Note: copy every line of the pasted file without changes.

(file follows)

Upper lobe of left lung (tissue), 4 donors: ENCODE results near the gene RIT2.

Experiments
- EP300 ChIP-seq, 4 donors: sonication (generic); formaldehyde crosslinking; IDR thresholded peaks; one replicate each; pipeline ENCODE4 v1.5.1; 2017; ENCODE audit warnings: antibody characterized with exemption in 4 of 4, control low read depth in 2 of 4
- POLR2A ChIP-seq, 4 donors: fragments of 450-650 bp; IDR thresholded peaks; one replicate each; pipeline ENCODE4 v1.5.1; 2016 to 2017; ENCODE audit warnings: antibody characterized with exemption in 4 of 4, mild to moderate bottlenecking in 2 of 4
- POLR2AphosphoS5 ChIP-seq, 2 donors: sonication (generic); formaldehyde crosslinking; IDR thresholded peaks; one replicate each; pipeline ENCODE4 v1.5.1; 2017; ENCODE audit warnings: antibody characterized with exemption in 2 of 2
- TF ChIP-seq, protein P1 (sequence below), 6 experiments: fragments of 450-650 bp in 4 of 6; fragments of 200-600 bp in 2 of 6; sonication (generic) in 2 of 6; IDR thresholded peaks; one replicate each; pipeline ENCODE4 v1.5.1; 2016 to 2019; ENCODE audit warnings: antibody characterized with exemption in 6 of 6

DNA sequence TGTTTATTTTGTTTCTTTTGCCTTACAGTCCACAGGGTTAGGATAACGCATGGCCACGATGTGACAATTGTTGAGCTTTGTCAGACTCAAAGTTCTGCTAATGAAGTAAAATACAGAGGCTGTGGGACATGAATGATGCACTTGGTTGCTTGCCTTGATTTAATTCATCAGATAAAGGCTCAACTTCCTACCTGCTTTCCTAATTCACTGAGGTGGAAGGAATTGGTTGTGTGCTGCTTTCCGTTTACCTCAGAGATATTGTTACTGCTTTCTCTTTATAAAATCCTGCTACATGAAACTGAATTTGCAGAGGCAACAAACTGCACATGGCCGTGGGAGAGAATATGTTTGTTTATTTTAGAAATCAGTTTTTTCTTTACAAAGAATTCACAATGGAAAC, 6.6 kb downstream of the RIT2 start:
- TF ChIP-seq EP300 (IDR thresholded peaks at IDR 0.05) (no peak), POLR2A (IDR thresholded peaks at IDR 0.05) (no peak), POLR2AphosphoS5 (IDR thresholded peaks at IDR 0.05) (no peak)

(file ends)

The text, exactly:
Upper lobe of left lung (tissue), 4 donors: ENCODE results near the gene RIT2.

Experiments
- EP300 ChIP-seq, 4 donors: sonication (generic); formaldehyde crosslinking; IDR thresholded peaks; one replicate each; pipeline ENCODE4 v1.5.1; 2017; ENCODE audit warnings: antibody characterized with exemption in 4 of 4, control low read depth in 2 of 4
- POLR2A ChIP-seq, 4 donors: fragments of 450-650 bp; IDR thresholded peaks; one replicate each; pipeline ENCODE4 v1.5.1; 2016 to 2017; ENCODE audit warnings: antibody characterized with exemption in 4 of 4, mild to moderate bottlenecking in 2 of 4
- POLR2AphosphoS5 ChIP-seq, 2 donors: sonication (generic); formaldehyde crosslinking; IDR thresholded peaks; one replicate each; pipeline ENCODE4 v1.5.1; 2017; ENCODE audit warnings: antibody characterized with exemption in 2 of 2
- TF ChIP-seq, protein P1 (sequence below), 6 experiments: fragments of 450-650 bp in 4 of 6; fragments of 200-600 bp in 2 of 6; sonication (generic) in 2 of 6; IDR thresholded peaks; one replicate each; pipeline ENCODE4 v1.5.1; 2016 to 2019; ENCODE audit warnings: antibody characterized with exemption in 6 of 6

DNA sequence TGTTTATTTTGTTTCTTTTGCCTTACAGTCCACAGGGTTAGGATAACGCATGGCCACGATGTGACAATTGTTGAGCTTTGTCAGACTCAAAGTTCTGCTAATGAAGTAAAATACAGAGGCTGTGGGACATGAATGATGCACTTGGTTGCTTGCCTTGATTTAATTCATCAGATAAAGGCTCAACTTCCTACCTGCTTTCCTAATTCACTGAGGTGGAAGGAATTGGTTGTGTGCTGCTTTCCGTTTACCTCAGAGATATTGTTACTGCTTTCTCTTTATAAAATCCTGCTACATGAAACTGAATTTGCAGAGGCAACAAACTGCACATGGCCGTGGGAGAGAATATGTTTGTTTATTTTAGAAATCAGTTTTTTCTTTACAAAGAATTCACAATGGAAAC, 6.6 kb downstream of the RIT2 start:
- TF ChIP-seq EP300 (IDR thresholded peaks at IDR 0.05) (no peak), POLR2A (IDR thresholded peaks at IDR 0.05) (no peak), POLR2AphosphoS5 (IDR thresholded peaks at IDR 0.05) (no peak)